Ford highlights rise in alternative investments

Stocks and shares are just so over. These days, savvy savers are going alternative. So-called “passion” investments, such as fine wine, art and vintage watches, are where it’s at if you want a faster return on your cash.

You can also carry your investment around with you – far from being a mere statement accessory, a number of designer handbags are more lucrative than investing in the stock market. Take the Hermes Birkin – the iconic tote has increased in value by an average 14.2 per cent each year since its launch in 1981, making it a safer bet than gold.

Good news for wine buffs, too – fine wine saw a 24 per cent increase in value in 2016 alone (FYI, it’s all about north Italian vintages right now). And coin collectors are laughing all the way to the bank – in September 2015, a 1839 Queen Victoria proof set sold for €596,608 double the previous record.

For those who think there’s no money to be made from cars, think again – total growth over the past decade was 457 per cent. This is a bigger increase than even property, which have increased in value on average 20 per cent in the last decade and 152 per cent since 2000 across Europe. And it’s not just super-cars commanding a hefty price tag. Among the list of top investor car makes, Ford offers among the lowest entry costs.

“The legendary Ford GT40 supercar accounts for the lion’s share of the most expensive Fords ever to be sold at auction and the new Ford GT, which is being delivered to customers right now, will be our most exclusive car ever – limited to volumes of no more than 250 per year globally,” said Jim Farley, executive vice president and president, Europe, Middle East and Africa, Ford Motor Company, who is a passionate racer and collector, and counts a GT40 in his private collection. “But more attainable classic hot hatches are showing impressive gains – providing they are in good condition.”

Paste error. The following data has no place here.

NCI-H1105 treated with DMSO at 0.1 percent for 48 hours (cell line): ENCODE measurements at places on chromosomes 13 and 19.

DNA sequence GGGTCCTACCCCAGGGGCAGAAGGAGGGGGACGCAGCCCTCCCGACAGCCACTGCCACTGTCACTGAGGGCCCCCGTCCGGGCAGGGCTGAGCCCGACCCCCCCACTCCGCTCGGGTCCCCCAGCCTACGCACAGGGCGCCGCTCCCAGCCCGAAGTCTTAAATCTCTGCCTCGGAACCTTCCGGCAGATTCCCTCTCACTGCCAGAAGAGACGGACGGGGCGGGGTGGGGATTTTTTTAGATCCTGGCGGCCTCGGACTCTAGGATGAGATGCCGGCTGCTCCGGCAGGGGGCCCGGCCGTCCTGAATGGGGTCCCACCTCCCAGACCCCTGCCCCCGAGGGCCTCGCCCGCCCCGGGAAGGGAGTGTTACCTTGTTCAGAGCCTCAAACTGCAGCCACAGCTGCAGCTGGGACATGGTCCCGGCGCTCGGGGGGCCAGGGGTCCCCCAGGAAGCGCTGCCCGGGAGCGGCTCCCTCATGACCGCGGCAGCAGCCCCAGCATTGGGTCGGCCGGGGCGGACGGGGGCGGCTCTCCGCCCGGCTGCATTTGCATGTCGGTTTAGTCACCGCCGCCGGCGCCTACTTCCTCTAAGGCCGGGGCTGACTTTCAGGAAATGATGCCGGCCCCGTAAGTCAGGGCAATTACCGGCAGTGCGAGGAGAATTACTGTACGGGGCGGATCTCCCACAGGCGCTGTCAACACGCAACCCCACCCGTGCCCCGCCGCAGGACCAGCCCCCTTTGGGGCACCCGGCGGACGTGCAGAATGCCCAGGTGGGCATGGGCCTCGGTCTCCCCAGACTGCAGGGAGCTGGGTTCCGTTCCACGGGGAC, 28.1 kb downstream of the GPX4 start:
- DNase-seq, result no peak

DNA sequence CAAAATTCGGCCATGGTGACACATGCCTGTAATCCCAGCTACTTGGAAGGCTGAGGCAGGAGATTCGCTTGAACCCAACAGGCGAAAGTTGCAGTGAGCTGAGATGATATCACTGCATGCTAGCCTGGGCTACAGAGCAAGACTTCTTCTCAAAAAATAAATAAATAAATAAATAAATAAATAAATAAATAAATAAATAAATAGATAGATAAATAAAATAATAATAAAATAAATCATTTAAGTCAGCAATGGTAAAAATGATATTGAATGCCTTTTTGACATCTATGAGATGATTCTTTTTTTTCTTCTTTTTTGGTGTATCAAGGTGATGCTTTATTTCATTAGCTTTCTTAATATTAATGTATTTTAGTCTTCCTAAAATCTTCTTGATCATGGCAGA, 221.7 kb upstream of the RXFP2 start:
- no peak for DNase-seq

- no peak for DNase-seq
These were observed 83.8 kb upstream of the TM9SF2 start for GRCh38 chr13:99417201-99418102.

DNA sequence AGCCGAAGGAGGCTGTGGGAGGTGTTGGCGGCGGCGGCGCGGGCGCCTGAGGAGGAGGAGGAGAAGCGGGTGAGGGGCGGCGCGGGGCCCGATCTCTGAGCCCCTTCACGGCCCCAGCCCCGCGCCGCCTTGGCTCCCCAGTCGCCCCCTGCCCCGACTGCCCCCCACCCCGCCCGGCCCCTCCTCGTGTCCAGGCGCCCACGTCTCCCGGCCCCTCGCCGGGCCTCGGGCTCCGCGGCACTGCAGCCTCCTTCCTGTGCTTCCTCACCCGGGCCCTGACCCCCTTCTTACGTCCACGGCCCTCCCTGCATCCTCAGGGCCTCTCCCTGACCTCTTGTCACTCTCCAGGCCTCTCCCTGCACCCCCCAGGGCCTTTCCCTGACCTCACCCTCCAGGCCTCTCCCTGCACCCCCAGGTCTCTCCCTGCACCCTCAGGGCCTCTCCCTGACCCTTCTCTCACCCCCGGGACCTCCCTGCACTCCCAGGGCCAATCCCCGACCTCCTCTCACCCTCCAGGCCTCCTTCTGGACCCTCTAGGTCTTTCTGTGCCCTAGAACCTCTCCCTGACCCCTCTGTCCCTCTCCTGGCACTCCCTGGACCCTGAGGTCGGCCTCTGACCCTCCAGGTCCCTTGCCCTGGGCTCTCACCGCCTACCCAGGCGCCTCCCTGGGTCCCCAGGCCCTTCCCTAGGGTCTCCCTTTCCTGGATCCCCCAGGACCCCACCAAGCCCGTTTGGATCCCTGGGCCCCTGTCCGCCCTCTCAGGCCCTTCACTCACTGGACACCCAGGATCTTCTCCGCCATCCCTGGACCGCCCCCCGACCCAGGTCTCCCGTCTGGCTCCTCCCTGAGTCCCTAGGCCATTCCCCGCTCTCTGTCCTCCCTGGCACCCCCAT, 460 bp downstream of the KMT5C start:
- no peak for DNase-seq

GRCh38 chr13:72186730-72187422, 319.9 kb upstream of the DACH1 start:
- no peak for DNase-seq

In March 2016, a Ford Escort Cosworth with less than 2,500 miles on the clock sold at auction for €80,001 after first going on sale for €26,102 in 1992. The average price of a Cosworth is now more than double that original price and the Fiesta XR2, which went on sale in 1981 for €6,505, has trebled in value since 2014 to an average sale price of €10,701.There are also stories of sporting Ford vehicles exchanging hands in private for higher sums than are made public.

“Before you decide where to put your money, think carefully about the right investment for you,” said Andrew Shirley, who compiles the Knight Frank Luxury Investment Index: “Although the indices that track asset classes like classic cars have seen very strong growth over the past 10 years, potential investors need to be cautious. Not every car will have seen its value grow by the same amount. There are also significant costs associated with the ownership of luxury investments, such as storage, maintenance and insurance. My advice is to always buy something that you love and will enjoy owning. Any increase in value should be seen as a bonus.”

One rationale for the huge increase in classic car values is that profits from sales by an individual are exempt from tax in countries across Europe. However, for many collectors it’s the realisation of a childhood dream to buy a car they always longed for.

“I’ve always enjoyed Capris since I was 18 years old and had a Daytona Yellow GXL with black vinyl roof “ said John Pepper, a 56-year old collector from Essex who currently has around 18 Capris in various states of repair. “I think I was put on this earth to find as many as I could and put them back on the road. I know they’ve gone up in value, but that’s not the point, I just like playing with them and talking about them, it’s in my blood.”

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